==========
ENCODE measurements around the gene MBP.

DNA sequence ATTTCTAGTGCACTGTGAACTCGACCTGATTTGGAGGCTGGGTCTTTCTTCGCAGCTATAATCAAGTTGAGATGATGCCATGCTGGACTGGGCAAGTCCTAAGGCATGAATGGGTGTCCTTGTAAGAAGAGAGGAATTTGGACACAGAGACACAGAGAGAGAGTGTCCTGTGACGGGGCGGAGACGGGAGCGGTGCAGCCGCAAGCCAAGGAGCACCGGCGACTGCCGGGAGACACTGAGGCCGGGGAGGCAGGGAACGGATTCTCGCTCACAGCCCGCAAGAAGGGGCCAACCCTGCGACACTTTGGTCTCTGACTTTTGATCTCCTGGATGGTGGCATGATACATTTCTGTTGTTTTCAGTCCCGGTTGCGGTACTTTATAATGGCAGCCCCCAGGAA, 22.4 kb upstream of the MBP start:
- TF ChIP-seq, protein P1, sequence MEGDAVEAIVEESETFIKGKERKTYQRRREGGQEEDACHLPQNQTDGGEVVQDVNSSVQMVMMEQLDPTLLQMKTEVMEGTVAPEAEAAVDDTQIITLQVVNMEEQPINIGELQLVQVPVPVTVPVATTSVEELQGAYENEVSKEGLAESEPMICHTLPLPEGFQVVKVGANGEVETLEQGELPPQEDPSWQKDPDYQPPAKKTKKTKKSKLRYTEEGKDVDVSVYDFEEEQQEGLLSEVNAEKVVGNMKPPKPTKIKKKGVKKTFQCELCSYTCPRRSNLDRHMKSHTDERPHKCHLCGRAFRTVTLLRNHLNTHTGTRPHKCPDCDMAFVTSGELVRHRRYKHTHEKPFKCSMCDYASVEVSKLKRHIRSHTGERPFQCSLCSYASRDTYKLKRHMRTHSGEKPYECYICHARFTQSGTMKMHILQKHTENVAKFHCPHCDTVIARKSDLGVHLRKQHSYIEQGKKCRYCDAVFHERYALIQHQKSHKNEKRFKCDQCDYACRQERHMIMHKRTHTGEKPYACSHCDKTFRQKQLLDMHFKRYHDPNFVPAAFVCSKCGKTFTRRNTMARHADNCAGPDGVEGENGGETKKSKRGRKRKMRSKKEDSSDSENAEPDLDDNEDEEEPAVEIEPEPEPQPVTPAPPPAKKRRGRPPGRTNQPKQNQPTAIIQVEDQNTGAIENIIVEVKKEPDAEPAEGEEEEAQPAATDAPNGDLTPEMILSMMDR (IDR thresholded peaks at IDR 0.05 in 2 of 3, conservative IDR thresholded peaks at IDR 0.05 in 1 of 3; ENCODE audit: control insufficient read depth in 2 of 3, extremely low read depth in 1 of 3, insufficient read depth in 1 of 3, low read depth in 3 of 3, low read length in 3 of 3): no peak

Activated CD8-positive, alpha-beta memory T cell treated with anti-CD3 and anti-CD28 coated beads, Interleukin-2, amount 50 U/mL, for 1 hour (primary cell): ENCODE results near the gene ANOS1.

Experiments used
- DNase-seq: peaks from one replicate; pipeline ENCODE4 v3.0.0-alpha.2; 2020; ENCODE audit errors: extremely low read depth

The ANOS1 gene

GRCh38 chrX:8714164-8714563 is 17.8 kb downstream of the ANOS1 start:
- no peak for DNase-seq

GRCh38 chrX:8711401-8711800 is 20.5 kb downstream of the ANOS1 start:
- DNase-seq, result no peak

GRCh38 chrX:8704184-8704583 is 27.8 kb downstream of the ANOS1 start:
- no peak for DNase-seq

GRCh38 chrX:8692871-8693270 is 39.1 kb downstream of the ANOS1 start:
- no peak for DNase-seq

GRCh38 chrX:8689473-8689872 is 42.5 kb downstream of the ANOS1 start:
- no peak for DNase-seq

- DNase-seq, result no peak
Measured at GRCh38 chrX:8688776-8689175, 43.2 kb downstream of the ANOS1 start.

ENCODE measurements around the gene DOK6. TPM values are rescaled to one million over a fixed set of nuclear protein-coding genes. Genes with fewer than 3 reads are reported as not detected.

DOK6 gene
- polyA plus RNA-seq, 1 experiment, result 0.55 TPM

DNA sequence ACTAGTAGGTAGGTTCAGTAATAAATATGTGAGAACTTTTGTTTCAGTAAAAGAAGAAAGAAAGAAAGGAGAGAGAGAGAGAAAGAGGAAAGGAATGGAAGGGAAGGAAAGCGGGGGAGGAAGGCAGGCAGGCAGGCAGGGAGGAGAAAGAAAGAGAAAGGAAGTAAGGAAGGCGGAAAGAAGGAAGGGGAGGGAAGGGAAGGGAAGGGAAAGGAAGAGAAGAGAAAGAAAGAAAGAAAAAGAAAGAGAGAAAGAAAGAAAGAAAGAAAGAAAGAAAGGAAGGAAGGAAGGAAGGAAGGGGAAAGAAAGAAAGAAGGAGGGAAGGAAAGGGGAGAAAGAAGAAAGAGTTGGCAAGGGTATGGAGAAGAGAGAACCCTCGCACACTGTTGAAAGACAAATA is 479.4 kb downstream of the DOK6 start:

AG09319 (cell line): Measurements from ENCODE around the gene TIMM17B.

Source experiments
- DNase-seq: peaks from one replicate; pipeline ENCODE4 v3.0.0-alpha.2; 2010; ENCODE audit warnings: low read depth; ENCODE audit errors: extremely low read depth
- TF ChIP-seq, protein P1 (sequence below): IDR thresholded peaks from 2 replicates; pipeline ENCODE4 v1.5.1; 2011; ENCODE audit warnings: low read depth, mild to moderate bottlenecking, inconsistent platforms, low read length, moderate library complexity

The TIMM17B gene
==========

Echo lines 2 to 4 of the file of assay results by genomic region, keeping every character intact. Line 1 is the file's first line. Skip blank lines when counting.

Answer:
DNA sequence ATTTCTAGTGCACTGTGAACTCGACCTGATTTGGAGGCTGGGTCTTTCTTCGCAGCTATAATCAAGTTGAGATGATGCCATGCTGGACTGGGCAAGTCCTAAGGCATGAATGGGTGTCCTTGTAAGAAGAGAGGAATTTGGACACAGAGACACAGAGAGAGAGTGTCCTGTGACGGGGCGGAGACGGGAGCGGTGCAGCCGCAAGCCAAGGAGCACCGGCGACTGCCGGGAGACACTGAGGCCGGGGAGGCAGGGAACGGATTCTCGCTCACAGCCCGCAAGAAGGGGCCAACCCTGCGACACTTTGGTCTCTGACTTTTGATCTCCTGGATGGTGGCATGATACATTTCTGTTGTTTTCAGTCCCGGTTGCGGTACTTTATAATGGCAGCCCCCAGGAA, 22.4 kb upstream of the MBP start:
- TF ChIP-seq, protein P1, sequence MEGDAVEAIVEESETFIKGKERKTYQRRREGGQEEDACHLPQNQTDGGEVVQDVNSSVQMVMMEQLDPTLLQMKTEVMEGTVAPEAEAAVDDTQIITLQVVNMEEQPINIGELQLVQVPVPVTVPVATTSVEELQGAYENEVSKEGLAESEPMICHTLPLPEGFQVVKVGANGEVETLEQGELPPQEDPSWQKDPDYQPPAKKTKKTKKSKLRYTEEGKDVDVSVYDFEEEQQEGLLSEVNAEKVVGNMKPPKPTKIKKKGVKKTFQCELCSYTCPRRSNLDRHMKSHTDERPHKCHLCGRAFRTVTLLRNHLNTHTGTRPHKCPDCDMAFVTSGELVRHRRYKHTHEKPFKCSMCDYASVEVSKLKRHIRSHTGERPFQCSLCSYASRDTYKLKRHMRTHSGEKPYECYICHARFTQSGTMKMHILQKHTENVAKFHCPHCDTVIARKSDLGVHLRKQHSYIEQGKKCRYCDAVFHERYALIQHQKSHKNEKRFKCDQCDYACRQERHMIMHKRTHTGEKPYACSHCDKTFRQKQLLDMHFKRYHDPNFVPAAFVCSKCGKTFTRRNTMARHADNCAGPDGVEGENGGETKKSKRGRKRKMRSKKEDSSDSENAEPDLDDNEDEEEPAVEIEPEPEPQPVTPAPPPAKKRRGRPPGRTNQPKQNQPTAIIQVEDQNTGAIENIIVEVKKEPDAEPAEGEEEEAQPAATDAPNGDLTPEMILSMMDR (IDR thresholded peaks at IDR 0.05 in 2 of 3, conservative IDR thresholded peaks at IDR 0.05 in 1 of 3; ENCODE audit: control insufficient read depth in 2 of 3, extremely low read depth in 1 of 3, insufficient read depth in 1 of 3, low read depth in 3 of 3, low read length in 3 of 3): no peak

Activated CD8-positive, alpha-beta memory T cell treated with anti-CD3 and anti-CD28 coated beads, Interleukin-2, amount 50 U/mL, for 1 hour (primary cell): ENCODE results near the gene ANOS1.